Animal symbolism is hugely important in Asian culture.


With that knowledge, it’s no wonder Japanese artists have been carefully carving animal sculptures for thousands of years. Many of the most prized Japanese animal carvings are small enough to fit in the palm of your hand or wear on a necklace. Beginning in the 17th century, Japanese men would hang small pouches for their pipes, coins, seals and other personal belongings from their traditional sashes. To keep the pouches in place, they attached counterweights to the opposite ends of a cords.


Japanese artists began carving what are today known as netsuke to decoratively counterweight these pouches.


Japanese Netsuke

Netsuke were most popular in Japan from about 1615 to 1868 and were carved from mammoth and elephant ivory, ebony, fossil walrus tusk, mahogany, rosewood and hippopotamus teeth. However, netsuke have been found in other parts of Asia as well and a select few artists continue to carve the small sculptures.


The pieces typically depict scenes from ancient Japanese folklore and almost always include at least one symbolic animal.


Japanese animal symbolism

To genuinely appreciate the beautiful Japanese netsuke that sell for hundreds to thousands of dollars around the world, depending on their histories and creators, you must first understand the animals Japanese artists chose to include in their tiny original sculptures.


              • The fish

So many netsuke – both original and new – include fish. It could be because the fish is one of the most humble and optimistic creatures in Japanese animal symbolism. It’s believed the koi fish can climb the falls of the Yellow River to transform into a powerful dragon. That will take a lot of work, perseverance and also luck. 


The fisherman

The fisherman is the workingman in Japanese culture. While not an animal, the fisherman is one of the most commonly depicted figures in Japanese netsuke. The netsuke could suggest humble roots again or could be channeling Ebisu or Hiruko, the god of fishermen and the workingman. He’s one of the seven gods of fortune.


• The dragon

The dragon is one of Japan’s most beloved mythic creatures. While Japan’s dragon was more fish-like and represented a water god, the culture quickly absorbed dragon images and symbolism from neighboring China, India and korea. The dragon is not only the imperial emblem of China, it also symbolizes power, strength, wisdom and goodness.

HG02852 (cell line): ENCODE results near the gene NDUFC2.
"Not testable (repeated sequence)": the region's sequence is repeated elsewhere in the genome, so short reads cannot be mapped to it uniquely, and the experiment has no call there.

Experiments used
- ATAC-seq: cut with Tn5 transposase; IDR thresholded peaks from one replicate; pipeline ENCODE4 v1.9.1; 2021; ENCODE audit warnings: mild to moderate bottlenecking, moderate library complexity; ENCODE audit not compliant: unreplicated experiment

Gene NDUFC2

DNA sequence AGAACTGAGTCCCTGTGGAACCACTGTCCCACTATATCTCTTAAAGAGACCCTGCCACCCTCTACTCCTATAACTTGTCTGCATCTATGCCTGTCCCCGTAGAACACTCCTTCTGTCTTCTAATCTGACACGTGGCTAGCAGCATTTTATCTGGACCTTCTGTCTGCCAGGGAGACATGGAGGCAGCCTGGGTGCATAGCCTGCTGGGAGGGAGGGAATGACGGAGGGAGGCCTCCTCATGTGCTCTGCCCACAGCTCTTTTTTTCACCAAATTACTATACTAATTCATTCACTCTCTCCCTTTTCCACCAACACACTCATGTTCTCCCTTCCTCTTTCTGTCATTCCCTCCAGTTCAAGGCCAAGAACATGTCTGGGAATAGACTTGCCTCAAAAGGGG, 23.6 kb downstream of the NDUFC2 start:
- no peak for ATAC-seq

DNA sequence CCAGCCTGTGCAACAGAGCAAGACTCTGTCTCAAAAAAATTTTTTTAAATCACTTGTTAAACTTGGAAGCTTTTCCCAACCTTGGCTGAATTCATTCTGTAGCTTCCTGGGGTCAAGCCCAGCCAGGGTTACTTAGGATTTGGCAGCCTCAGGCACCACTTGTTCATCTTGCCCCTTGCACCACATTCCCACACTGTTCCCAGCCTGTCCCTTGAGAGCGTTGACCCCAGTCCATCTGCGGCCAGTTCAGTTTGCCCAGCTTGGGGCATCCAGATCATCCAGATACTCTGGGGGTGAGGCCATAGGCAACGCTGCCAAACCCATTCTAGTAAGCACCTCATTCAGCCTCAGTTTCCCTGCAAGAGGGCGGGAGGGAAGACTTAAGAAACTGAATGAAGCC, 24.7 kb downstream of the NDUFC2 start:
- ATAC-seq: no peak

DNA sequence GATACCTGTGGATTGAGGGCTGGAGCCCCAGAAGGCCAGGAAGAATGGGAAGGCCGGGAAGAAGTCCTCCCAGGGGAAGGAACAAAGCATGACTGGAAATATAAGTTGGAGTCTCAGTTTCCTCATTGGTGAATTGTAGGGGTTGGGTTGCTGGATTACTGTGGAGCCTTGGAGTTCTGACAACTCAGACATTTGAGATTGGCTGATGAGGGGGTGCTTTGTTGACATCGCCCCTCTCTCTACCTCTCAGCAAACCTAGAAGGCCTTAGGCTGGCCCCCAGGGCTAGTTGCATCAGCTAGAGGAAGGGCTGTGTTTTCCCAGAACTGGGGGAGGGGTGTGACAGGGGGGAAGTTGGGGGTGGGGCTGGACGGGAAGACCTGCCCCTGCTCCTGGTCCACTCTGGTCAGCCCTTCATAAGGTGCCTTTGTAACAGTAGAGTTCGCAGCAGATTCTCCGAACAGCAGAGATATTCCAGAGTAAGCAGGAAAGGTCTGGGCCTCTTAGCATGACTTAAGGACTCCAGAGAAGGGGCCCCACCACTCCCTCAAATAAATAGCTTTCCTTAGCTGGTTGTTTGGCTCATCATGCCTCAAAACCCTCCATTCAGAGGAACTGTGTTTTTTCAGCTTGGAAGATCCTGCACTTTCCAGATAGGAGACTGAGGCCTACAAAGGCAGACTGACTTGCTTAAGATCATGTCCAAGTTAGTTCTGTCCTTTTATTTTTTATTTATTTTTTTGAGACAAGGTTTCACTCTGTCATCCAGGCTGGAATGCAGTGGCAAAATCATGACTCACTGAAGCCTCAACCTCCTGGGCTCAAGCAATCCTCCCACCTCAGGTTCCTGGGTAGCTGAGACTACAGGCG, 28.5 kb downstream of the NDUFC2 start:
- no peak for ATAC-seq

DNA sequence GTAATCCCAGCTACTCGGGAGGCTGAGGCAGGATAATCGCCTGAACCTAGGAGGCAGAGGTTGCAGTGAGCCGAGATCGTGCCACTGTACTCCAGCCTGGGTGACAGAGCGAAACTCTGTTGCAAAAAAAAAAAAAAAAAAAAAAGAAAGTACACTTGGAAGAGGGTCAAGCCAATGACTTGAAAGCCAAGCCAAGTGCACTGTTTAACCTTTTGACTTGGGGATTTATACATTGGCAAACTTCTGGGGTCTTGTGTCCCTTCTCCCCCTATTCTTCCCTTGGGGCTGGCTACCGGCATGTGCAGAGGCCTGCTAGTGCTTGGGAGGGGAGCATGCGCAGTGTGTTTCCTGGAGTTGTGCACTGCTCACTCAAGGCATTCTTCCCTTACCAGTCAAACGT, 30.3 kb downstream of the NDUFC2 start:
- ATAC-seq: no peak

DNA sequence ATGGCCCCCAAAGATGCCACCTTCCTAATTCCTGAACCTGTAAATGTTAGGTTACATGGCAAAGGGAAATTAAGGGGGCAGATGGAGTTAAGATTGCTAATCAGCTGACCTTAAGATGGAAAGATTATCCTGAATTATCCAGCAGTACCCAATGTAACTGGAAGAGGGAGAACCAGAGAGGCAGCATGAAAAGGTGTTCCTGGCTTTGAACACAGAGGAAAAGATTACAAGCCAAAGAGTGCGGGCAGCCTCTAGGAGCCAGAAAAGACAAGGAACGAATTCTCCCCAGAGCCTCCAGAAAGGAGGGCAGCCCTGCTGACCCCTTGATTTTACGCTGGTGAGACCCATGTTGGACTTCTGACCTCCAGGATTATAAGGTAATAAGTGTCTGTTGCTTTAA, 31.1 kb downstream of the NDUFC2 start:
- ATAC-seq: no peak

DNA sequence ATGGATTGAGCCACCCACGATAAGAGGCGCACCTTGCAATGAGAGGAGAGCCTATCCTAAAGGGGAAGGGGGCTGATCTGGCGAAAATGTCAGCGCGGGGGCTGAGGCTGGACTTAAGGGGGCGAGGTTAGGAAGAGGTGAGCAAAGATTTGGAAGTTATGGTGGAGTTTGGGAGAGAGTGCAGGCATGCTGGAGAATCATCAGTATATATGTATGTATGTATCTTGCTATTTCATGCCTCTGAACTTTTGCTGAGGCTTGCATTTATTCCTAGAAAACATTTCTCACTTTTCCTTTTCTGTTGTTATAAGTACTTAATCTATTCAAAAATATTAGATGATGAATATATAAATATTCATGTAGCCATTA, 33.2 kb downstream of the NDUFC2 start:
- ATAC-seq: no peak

• The rabbit

The rabbit is known for virtue and longevity. It’s also believed to be lucky and able to make bad fortune vanish.


Spotted Deer

The spotted deer is believed to be a good omen bringing good fortune to anyone who sees it. Chinese legend tells that the sika deer is the only creature capable of finding the magic fungus of immortality.


The fox

The wily fox is believed to have supernatural qualities enabling it to assume human form and mischievously toy with love affairs. It symbolizes powers of the heart and longevity.


• The frog

For a good night’s sleep, a frog could help. Frogs are believed to inspire pleasant dreams in Japanese culture. They’re also known for bringing good luck and abundant rain. In Korea, dreaming of a frog while pregnant could mean the baby will be a boy.


• The tiger

The tiger symbolizes power, strength and invincibility. It is the king of the jungle in Asian cultures and is believed to ward off evil. It is also sometimes seen as a symbol of the destructiveness of evil. Dreaming of a tiger suggests a power shift is coming in your life.


There are so many significances for animals and they vary across cultures. Japanese netsuke artists might have approached their work with this symbolism in mind or they might have applied Chinese or other Asian interpretations to their works.


Whatever the background, the pieces are beautiful and intricate one-of-a-kind carvings that are often hundreds or even thousands of years old. Please browse the Carol Barrett Jewelry collection mammoth ivory netsuke.